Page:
DeSantis visits Iowa as GOP footing rises

By Thomas Beaumont | The Associated Press

DES MOINES, Iowa >> Ahead of a widely expected presidential campaign, Florida Gov. RonDeSantis introduced himself to eager audiences of Iowa Republicans on Friday with amessage that leaned into the antagonism toward the left that has made him a popular figureamong conservatives.

“We will never surrender to the woke mob,” DeSantis told an audience of more than 1,000 at the Rhythm City Casino Resort in the eastern Iowa city of Davenport, his first Iowa stop as he moves toward seeking the 2024 GOP presidential nomination. “Our state is where woke goes to die.”

Florida Gov. Ron DeSantis greets people in the crowd during an event Friday in Davenport, Iowa. RON JOHNSON — THE ASSOCIATED PRESS

With the Iowa caucuses less than a year away, Republicans in the state are taking a harder look at DeSantis, who is emerging as a leading rival to Donald Trump. The former president, who is mounting his third bid for the White House, will be in Davenport on Monday as early signs warn that some Republicans may be looking for someone else to lead the party into the future.

Trump mocked DeSantis’ trip on social media, asking “why would people show up?”

And White House press secretary Karine Jean-Pierre took issue with the Florida governor’sthreatening language that criticized young transgender people and their parents.

“When ... these MAGA Republicans don’t agree with an issue or with policy, they don’t bringforth something that’s either going to have a good faith conversation. They go to thisconversation of ‘woke.’ ... What that turns into is hate; what that turns into is despicablepolicy.”

But show up they did, including more than 1,000 Friday evening in the capital city, DesMoines, where DeSantis ignited his biggest ovation by accusing schools of seeking toimpose a leftist agenda on students on issues of gender and race.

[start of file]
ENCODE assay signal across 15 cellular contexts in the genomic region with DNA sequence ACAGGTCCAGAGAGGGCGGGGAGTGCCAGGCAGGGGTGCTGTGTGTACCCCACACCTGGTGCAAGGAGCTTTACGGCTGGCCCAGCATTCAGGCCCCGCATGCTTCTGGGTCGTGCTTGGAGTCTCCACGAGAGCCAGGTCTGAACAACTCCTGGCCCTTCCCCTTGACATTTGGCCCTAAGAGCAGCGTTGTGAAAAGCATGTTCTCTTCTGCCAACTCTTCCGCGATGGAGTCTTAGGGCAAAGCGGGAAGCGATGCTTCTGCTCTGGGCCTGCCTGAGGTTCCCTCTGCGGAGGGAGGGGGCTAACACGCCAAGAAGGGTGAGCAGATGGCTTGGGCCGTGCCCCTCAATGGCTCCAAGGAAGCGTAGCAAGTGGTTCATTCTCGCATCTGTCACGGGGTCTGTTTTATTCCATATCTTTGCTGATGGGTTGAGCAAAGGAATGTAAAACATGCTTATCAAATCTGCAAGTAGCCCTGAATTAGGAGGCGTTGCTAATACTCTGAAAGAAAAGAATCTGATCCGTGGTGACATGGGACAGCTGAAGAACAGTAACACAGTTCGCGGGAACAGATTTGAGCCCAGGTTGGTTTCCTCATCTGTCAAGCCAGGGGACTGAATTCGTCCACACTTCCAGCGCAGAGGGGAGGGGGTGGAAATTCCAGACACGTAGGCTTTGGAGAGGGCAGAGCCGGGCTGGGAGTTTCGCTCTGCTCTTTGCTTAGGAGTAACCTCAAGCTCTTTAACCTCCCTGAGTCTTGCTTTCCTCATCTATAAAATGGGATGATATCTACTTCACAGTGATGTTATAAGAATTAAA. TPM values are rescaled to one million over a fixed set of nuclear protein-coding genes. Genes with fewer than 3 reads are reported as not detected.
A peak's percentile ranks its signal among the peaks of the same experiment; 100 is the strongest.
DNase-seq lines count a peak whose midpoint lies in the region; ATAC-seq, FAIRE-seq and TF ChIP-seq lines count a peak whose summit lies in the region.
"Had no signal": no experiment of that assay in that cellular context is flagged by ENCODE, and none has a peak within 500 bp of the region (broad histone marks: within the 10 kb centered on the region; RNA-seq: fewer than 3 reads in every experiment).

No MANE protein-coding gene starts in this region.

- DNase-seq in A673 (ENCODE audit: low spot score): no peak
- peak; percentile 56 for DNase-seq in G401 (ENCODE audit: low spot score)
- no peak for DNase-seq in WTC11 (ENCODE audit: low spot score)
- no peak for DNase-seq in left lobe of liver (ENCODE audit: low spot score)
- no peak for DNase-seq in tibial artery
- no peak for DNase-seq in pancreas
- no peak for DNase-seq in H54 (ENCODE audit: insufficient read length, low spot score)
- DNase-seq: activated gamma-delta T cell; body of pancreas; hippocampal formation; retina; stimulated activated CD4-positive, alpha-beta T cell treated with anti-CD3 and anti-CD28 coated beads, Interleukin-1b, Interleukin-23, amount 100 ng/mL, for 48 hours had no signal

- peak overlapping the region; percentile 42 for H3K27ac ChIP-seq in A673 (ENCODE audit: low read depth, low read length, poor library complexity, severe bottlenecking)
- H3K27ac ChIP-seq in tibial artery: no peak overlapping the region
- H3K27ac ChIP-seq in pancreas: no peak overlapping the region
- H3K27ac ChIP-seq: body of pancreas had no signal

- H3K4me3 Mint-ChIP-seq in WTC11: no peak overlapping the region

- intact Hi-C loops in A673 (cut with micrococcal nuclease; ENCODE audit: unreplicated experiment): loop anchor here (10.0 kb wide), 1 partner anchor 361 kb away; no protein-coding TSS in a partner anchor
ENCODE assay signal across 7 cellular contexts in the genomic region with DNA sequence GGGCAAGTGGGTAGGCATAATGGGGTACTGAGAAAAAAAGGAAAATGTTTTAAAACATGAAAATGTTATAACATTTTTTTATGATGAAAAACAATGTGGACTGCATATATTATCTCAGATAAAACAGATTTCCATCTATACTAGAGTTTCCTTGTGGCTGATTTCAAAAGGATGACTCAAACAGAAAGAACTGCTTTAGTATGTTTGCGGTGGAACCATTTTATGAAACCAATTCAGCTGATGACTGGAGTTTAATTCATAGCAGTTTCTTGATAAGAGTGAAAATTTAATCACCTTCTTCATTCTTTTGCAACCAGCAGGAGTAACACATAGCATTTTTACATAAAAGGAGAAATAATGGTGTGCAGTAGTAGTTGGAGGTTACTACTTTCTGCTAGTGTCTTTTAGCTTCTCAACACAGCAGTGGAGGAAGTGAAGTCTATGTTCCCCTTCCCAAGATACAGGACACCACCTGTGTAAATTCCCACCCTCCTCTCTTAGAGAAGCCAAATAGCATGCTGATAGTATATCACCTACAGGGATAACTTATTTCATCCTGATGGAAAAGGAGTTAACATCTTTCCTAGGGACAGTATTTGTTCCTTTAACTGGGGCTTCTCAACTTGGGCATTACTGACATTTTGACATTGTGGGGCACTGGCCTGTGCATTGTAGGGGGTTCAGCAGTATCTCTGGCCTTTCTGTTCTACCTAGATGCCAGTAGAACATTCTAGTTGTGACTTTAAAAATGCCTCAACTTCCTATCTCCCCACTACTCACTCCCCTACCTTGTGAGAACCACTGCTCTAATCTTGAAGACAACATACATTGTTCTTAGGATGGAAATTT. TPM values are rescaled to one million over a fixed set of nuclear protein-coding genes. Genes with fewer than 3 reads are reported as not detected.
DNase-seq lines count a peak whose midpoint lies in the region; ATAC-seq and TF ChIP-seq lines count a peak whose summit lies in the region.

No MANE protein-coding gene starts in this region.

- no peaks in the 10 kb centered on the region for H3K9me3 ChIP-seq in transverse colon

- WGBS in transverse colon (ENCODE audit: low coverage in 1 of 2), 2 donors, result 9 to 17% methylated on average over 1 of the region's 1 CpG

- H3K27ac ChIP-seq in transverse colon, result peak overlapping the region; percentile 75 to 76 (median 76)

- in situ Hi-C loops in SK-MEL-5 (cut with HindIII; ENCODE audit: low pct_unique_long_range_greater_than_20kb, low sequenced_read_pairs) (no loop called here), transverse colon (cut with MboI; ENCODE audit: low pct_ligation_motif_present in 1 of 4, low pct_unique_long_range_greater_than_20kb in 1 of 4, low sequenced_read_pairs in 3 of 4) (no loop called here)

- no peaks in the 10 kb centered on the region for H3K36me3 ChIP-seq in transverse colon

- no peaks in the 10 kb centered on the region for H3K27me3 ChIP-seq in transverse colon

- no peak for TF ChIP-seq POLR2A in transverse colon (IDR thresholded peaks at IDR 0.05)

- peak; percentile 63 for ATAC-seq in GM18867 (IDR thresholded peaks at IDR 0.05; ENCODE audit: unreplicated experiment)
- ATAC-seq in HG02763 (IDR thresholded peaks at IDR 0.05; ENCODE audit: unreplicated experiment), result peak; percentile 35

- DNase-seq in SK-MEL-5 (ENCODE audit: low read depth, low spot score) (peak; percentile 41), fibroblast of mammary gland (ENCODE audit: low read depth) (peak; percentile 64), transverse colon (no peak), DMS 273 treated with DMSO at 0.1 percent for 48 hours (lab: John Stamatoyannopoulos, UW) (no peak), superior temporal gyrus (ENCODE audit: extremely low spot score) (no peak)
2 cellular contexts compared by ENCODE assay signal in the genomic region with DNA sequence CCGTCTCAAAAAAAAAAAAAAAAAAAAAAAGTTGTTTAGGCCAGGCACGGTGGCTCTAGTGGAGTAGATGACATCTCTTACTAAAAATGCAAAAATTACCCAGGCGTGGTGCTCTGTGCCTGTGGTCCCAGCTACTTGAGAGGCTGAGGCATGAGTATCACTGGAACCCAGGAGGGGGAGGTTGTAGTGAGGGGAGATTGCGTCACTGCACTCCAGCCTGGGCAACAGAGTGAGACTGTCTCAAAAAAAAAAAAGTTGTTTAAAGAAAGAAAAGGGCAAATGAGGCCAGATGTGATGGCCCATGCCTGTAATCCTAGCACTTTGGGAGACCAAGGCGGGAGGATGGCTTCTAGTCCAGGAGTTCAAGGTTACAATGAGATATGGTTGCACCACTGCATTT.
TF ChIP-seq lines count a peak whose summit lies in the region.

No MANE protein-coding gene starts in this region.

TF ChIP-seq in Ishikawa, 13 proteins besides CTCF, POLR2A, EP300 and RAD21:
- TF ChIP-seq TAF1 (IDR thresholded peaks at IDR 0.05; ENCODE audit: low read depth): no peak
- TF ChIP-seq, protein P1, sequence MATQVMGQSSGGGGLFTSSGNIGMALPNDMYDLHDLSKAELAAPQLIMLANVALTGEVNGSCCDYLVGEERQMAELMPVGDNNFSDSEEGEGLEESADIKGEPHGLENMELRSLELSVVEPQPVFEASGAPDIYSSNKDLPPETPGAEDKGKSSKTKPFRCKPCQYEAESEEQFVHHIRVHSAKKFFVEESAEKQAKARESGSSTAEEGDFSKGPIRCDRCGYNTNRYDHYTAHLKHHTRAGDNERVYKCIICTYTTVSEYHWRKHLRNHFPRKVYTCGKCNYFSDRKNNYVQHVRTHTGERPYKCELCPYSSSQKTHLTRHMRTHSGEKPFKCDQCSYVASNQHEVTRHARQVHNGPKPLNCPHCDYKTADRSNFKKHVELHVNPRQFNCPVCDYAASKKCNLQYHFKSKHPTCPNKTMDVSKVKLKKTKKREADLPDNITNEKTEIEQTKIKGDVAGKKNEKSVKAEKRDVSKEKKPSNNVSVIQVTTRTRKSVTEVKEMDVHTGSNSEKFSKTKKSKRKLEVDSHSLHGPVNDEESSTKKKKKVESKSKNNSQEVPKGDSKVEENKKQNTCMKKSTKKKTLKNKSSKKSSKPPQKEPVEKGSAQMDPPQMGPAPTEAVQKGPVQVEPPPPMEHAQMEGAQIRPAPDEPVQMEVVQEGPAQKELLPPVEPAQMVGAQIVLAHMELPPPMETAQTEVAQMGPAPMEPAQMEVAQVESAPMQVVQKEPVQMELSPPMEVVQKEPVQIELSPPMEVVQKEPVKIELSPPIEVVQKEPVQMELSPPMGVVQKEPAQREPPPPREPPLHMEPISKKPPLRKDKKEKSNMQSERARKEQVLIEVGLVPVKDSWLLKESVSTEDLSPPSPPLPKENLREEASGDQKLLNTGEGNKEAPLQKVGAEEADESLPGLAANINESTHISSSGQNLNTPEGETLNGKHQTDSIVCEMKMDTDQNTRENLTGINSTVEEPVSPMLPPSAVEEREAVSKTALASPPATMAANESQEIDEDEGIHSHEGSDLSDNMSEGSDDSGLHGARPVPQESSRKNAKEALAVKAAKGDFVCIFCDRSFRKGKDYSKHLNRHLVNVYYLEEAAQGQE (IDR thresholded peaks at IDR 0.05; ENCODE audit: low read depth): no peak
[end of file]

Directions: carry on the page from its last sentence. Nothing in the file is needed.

“I think we really have done a great job of drawing a line in the sand and saying the purposeof our schools is to educate kids, not indoctrinate them,” DeSantis said in the auditorium onthe Iowa state fairgrounds. “Parents should be able to send their kids to school without having somebody’s agenda shoved down their throat.”

DeSantis appeared alongside Iowa Gov. Kim Reynolds in Davenport and Des Moines and met with a small contingent of GOP lawmakers in the capital city. He was also promoting his newly released book, “The Courage to be Free.”

The visit is an early test of DeSantis’ support in the state that will kick off the contest for the Republican nomination next year. Trump remains widely popular among Iowa Republicans, though positive views of the former president have slipped somewhat since he left the White House. Now, 80% say they have a favorable rating of him, down slightly from 91% in September 2021, according to a Des Moines Register/Mediacom Iowa Poll released Friday.  Eighteen percent have unfavorable views of Trump.

The poll’s movement suggests Iowa Republicans are not singularly committed to Trump for2024 and are open to considering other candidates. Though slightly behind the well-knownTrump, DeSantis gets a rosy review from Iowa Republicans — 74% favorable rating. Notably,DeSantis has high name recognition in a state over 1,000 miles away from his own; just20% say they aren’t sure how to rate him.

Sandy Bodine said she was impressed with DeSantis as the ballroom emptied out afterFriday’s morning event.

“He’s very articulate, uses common sense it seems in governing,” the retired humanresources worker for 3M Co. said.

Bodine would consider attending the 2024 caucuses and supporting DeSantis, though sheis registered to neither major political party and has never caucuses before. Regardless,Trump is out of the running for Bodine, who is from nearby Clinton.

“I don’t like Trump,” she said. She “unfortunately” voted for Biden in 2020, she said. “He’snot a statesman and we need a statesman. I can see DeSantis as a statesman.”

But others in the crowd suggested they would stick with the former president. Retiree AlGreenfield, of Davenport, said he came out of curiosity but “I don’t particularly care for” theFlorida governor. “He doesn’t have the experience,” said Greenfield, who’s 70. “He doesn’tknow the swamp.”

Greenfield is ardently for Trump and plans to caucus for him next year.

Nearby stood Diana Otterman, of Bettendorf, who was still considering her options.

“Gov. DeSantis is a wonderful man. I’m for DeSantis, but I’m also for Trump. I haven’tdecided yet,” the 70-year-old retiree said. “So we’ll see how God works it out and how thepeople vote.”

While DeSantis was making his presence known in Iowa, several prominent former Trumpsupporters called on him to take the next step and announce he’s running.

“More than ever our country needs strong leadership, someone that gets things done & isn’tafraid to stand up for what’s right,” tweeted former Pennsylvania Rep. and Republicangubernatorial candidate Lou Barletta.

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